Eastern Golden Orb-Weaving Spider
Other Names: Golden Orb-Weaving Spider
Family: Nephilinae (Golden Orb-weavers), 3 genera in Australia
Size: Male 5 mm, female 35 mm
References: Whyte and Anderson.
The genus Nephila makes web which has very strong thick yellow-golden looking strands in it. It has even been woven into garments.
Danger: I knew someone who said they were bitten by one of these and it was extremely painful, but they didn't get sick or have any medical problems from it. Whyte and Anderson say that Eastern Golden Orb-Weavers "are timid and successfully been demonstrated at public events to show even large spiders can be harmless if handled gently.
Note that dead spiders usually fade in colour, so nearly all the spiders will look blacker or darker in colour in real life than they do in the photos of dead spiders from the museum.
Photo taken at Australian Museum, Sydney. High Resolution 1785 x 2362.
Photo taken at Australian Museum, Sydney. High Resolution 3372 x 1916.
Photo taken at Australian Museum, Sydney. High Resolution 1156 x 980.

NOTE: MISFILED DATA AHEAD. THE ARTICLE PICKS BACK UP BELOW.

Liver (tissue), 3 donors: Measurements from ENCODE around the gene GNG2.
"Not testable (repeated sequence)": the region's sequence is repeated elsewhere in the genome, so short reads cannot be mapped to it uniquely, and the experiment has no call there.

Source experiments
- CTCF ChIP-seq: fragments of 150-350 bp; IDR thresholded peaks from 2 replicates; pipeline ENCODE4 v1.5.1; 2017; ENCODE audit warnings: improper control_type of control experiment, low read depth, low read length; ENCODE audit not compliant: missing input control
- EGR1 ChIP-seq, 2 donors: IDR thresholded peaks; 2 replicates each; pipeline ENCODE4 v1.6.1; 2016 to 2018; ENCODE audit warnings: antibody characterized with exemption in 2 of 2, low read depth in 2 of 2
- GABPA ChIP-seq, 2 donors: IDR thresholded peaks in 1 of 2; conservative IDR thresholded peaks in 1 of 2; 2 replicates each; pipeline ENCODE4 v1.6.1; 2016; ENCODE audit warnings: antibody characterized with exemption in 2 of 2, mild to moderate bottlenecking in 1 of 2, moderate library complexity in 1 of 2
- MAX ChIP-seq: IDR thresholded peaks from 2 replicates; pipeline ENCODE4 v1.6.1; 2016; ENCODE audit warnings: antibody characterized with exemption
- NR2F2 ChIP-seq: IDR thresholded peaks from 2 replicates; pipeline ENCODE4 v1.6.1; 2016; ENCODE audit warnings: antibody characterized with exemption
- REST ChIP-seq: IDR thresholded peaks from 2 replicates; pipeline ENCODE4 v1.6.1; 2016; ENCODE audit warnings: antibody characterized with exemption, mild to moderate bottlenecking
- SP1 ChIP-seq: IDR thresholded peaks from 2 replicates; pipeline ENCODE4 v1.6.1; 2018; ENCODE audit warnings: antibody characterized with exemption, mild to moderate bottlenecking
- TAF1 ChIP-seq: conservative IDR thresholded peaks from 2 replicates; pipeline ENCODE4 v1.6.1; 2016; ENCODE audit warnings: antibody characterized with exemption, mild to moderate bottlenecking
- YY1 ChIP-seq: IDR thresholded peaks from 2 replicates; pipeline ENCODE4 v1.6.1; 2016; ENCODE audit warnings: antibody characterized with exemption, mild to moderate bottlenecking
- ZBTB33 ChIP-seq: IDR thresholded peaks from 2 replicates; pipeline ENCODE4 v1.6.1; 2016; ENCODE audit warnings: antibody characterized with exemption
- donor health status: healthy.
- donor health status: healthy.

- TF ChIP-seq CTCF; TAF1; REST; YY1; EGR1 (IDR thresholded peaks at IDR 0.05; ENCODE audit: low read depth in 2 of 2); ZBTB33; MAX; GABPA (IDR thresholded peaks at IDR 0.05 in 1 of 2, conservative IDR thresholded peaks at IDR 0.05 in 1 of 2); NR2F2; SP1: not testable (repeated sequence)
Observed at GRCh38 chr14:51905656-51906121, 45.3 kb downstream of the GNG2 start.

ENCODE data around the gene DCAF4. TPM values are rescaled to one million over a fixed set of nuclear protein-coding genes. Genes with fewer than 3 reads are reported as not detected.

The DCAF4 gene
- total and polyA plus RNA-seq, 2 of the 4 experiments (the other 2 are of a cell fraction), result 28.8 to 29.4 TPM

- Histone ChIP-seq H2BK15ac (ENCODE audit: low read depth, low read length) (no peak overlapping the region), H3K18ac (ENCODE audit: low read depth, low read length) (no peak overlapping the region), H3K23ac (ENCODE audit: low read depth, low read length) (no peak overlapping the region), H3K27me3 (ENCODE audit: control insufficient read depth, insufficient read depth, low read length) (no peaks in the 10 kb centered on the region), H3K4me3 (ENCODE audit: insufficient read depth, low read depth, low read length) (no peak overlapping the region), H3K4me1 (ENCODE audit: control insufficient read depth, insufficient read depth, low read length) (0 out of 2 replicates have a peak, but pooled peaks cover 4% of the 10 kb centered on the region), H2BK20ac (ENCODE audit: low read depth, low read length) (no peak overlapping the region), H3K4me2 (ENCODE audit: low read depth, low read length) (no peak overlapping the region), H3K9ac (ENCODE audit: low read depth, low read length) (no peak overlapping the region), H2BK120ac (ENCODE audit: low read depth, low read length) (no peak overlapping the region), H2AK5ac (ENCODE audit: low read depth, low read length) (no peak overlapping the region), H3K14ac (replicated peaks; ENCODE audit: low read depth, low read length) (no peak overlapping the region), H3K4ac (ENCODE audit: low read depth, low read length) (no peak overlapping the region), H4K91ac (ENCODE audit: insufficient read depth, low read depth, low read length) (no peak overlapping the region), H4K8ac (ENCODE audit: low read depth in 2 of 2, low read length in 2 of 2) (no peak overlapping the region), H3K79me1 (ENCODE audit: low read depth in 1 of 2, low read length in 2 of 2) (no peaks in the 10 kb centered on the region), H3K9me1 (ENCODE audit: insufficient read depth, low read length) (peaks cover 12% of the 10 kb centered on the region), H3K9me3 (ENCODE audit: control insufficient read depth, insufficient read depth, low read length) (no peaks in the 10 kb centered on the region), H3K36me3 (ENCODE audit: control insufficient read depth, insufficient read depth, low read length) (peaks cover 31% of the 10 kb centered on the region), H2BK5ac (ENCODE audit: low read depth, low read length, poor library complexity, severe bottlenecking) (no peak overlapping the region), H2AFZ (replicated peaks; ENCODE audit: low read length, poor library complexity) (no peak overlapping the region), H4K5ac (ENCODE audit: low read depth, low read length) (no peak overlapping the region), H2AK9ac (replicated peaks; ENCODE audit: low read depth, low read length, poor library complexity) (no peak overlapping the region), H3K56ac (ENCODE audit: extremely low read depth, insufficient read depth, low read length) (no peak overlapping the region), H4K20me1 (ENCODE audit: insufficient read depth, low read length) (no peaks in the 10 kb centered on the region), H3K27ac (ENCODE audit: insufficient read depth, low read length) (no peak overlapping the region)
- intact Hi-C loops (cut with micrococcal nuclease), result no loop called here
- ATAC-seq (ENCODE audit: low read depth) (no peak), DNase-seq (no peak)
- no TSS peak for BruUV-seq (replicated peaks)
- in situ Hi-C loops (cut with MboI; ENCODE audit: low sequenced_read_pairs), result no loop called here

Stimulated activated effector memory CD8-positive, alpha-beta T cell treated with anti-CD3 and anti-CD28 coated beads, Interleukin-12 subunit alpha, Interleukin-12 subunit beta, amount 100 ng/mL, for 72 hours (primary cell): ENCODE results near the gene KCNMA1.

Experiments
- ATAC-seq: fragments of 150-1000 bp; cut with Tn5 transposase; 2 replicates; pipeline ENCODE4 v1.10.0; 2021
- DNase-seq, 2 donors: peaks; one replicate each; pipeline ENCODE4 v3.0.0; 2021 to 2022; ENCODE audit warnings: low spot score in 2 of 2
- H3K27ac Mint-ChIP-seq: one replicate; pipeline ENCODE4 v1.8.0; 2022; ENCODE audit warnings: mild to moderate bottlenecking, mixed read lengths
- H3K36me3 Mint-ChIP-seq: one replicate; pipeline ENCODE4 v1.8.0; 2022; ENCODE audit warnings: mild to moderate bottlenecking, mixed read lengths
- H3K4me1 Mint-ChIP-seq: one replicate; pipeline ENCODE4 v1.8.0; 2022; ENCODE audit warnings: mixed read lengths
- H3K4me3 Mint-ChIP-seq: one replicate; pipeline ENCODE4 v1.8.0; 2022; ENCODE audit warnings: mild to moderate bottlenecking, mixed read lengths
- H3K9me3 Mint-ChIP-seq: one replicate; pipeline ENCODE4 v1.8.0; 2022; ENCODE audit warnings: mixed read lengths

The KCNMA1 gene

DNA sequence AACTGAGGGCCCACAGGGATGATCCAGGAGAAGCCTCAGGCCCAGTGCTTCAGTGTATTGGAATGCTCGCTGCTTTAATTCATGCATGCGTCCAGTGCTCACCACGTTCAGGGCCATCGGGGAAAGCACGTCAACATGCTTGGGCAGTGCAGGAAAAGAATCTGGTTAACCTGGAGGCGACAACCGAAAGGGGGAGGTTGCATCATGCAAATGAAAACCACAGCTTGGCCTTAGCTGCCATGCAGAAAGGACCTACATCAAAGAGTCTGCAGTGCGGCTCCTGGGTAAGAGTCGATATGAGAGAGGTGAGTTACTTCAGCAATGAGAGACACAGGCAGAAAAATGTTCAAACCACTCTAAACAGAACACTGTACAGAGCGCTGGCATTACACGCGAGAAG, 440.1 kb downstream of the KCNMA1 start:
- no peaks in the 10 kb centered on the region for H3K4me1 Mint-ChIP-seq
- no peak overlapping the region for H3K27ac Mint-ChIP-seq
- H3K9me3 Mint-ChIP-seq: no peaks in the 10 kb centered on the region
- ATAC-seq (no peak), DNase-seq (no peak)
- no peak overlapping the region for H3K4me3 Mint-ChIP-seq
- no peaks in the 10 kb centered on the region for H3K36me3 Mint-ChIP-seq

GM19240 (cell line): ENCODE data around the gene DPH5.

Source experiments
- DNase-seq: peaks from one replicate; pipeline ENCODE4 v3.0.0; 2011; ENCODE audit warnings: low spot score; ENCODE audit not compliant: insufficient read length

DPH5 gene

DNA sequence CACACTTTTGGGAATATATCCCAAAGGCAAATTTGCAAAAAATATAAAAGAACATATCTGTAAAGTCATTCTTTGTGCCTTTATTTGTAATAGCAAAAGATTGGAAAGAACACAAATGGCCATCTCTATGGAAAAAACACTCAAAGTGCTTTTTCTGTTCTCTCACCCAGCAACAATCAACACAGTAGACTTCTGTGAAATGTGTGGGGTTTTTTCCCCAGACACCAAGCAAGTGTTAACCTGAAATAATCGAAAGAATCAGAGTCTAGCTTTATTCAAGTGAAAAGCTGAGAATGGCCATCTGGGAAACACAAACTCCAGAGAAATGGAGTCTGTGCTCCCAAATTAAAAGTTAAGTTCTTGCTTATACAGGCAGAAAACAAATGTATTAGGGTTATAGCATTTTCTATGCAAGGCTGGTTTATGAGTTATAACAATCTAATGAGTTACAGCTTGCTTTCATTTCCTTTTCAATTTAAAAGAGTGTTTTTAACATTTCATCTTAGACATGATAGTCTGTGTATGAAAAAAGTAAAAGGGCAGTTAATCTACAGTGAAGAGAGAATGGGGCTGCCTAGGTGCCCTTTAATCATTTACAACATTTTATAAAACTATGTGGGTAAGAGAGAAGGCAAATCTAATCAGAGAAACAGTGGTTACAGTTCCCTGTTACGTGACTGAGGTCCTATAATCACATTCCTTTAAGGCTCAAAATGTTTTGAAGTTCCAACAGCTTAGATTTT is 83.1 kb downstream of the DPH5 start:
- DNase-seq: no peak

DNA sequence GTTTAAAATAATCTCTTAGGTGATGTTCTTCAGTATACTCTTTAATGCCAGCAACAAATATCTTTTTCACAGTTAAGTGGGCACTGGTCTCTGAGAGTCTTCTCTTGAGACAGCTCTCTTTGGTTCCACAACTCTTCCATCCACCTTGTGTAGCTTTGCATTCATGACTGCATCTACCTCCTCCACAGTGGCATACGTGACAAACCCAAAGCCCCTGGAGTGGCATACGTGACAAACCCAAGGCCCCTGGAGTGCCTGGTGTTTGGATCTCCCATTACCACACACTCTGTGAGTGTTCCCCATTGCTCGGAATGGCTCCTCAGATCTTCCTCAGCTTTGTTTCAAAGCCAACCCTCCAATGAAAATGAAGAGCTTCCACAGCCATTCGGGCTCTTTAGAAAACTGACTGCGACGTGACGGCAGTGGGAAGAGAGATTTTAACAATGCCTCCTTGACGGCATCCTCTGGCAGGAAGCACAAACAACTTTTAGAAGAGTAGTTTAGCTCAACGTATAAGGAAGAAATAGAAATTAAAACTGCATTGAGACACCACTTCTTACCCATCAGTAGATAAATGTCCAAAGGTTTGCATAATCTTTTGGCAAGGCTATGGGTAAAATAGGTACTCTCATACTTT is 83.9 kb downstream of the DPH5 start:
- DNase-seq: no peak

Spiders: A Wild Australia Guide, by Patrick Honan.
96 pages. This is a smaller spider guide showing the most well known spiders and then a few more.
From the publisher, "Australia is home to more than 2000 known species of spiders - and it is estimated that four times that number actually exist in this country waiting to be discovered! Within the ranks of Australian spiders we find some of the most uniquely interesting and skilled creatures of the animal world, along with a few potentially-deadly species and even more harmless individuals with fearsome reputations. Love them or loathe them, spiders are a part of everyday life, and this Steve Parish WILD AUSTRALIA GUIDE provides an insight into the lives of some of these often-reclusive visitors to our gardens, homes and wild places. From how to identify them and where they live, to their unique skills and behaviours, this guide lets you get up close to some of the most common Australian spiders. Who knows? You may even find some of these fascinating creatures living right under your nose."
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